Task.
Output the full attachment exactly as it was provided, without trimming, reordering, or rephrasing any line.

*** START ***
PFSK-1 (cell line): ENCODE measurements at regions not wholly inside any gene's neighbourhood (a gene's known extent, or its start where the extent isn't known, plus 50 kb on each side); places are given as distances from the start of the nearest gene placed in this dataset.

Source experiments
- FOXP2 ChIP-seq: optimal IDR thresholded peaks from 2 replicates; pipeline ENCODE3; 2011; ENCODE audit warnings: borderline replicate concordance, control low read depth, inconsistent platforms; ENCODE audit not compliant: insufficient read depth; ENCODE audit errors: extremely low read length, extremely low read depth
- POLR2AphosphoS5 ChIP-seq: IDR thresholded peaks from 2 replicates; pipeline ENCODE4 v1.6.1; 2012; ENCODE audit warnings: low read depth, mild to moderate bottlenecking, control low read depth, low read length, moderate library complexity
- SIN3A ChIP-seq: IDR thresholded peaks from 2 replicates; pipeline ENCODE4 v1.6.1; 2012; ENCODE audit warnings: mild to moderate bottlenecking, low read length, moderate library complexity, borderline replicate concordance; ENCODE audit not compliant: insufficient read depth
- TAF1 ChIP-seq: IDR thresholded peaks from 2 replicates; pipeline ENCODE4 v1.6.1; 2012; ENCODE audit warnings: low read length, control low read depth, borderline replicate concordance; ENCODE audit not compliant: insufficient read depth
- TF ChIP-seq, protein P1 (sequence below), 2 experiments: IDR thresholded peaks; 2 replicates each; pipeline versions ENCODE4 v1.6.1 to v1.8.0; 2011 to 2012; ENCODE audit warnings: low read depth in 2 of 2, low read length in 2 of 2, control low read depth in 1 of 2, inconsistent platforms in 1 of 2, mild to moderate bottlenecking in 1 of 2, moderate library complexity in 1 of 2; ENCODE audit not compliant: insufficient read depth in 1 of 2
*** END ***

PFSK-1 (cell line): ENCODE measurements at regions not wholly inside any gene's neighbourhood (a gene's known extent, or its start where the extent isn't known, plus 50 kb on each side); places are given as distances from the start of the nearest gene placed in this dataset.

Source experiments
- FOXP2 ChIP-seq: optimal IDR thresholded peaks from 2 replicates; pipeline ENCODE3; 2011; ENCODE audit warnings: borderline replicate concordance, control low read depth, inconsistent platforms; ENCODE audit not compliant: insufficient read depth; ENCODE audit errors: extremely low read length, extremely low read depth
- POLR2AphosphoS5 ChIP-seq: IDR thresholded peaks from 2 replicates; pipeline ENCODE4 v1.6.1; 2012; ENCODE audit warnings: low read depth, mild to moderate bottlenecking, control low read depth, low read length, moderate library complexity
- SIN3A ChIP-seq: IDR thresholded peaks from 2 replicates; pipeline ENCODE4 v1.6.1; 2012; ENCODE audit warnings: mild to moderate bottlenecking, low read length, moderate library complexity, borderline replicate concordance; ENCODE audit not compliant: insufficient read depth
- TAF1 ChIP-seq: IDR thresholded peaks from 2 replicates; pipeline ENCODE4 v1.6.1; 2012; ENCODE audit warnings: low read length, control low read depth, borderline replicate concordance; ENCODE audit not compliant: insufficient read depth
- TF ChIP-seq, protein P1 (sequence below), 2 experiments: IDR thresholded peaks; 2 replicates each; pipeline versions ENCODE4 v1.6.1 to v1.8.0; 2011 to 2012; ENCODE audit warnings: low read depth in 2 of 2, low read length in 2 of 2, control low read depth in 1 of 2, inconsistent platforms in 1 of 2, mild to moderate bottlenecking in 1 of 2, moderate library complexity in 1 of 2; ENCODE audit not compliant: insufficient read depth in 1 of 2